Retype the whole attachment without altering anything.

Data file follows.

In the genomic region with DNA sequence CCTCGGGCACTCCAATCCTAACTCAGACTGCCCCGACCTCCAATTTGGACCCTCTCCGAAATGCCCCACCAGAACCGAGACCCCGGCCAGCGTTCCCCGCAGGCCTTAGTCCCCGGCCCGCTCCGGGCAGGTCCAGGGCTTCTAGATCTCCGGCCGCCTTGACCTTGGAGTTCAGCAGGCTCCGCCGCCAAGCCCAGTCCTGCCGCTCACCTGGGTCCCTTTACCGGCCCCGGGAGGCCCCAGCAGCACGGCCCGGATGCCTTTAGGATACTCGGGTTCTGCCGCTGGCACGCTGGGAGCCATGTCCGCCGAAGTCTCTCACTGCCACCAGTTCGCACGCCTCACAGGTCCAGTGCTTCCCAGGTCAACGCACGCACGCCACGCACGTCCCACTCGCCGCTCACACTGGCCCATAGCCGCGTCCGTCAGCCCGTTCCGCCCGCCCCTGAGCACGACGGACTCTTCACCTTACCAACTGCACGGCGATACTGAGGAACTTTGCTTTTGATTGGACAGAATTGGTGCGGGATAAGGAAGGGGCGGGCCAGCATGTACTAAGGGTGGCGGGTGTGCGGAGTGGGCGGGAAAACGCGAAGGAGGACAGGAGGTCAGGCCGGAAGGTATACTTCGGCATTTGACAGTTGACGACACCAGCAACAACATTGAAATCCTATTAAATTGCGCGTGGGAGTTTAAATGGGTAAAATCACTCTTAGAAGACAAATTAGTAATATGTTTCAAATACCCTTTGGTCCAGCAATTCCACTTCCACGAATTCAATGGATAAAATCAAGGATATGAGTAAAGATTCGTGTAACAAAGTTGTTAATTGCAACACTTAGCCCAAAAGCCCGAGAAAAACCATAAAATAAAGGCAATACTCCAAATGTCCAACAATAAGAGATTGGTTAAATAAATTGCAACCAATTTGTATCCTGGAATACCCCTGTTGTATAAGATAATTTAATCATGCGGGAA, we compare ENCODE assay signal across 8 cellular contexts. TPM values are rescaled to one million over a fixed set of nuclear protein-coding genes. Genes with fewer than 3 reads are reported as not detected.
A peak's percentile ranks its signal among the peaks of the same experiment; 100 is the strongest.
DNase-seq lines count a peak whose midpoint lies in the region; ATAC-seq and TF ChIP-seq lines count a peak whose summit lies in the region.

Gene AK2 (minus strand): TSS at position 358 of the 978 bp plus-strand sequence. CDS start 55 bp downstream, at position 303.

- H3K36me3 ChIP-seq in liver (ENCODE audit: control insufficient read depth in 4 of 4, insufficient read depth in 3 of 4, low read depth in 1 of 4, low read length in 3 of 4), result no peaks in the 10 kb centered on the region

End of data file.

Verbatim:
In the genomic region with DNA sequence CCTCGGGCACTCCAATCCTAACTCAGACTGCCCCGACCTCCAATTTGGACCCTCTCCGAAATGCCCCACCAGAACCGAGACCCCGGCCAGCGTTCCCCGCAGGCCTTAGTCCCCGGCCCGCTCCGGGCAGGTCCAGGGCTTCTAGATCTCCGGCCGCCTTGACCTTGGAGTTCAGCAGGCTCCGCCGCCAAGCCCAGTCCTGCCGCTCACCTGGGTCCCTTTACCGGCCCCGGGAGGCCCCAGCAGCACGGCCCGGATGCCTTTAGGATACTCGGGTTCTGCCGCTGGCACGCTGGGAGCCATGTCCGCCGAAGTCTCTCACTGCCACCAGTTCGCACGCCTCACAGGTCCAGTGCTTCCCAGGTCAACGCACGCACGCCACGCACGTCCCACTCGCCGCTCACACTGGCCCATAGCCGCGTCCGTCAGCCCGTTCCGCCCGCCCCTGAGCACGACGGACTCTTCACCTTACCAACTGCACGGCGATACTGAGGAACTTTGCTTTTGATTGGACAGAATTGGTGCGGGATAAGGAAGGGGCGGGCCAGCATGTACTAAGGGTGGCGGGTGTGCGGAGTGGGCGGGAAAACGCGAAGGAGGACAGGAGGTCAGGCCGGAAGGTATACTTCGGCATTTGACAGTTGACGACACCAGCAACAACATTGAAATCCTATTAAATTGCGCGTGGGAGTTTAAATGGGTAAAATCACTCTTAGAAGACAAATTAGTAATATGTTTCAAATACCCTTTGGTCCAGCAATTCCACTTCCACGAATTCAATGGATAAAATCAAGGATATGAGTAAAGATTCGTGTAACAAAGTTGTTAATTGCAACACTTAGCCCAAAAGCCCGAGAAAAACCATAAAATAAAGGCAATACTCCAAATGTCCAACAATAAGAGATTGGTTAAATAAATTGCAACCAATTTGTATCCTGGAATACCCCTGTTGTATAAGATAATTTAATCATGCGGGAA, we compare ENCODE assay signal across 8 cellular contexts. TPM values are rescaled to one million over a fixed set of nuclear protein-coding genes. Genes with fewer than 3 reads are reported as not detected.
A peak's percentile ranks its signal among the peaks of the same experiment; 100 is the strongest.
DNase-seq lines count a peak whose midpoint lies in the region; ATAC-seq and TF ChIP-seq lines count a peak whose summit lies in the region.

Gene AK2 (minus strand): TSS at position 358 of the 978 bp plus-strand sequence. CDS start 55 bp downstream, at position 303.

- H3K36me3 ChIP-seq in liver (ENCODE audit: control insufficient read depth in 4 of 4, insufficient read depth in 3 of 4, low read depth in 1 of 4, low read length in 3 of 4), result no peaks in the 10 kb centered on the region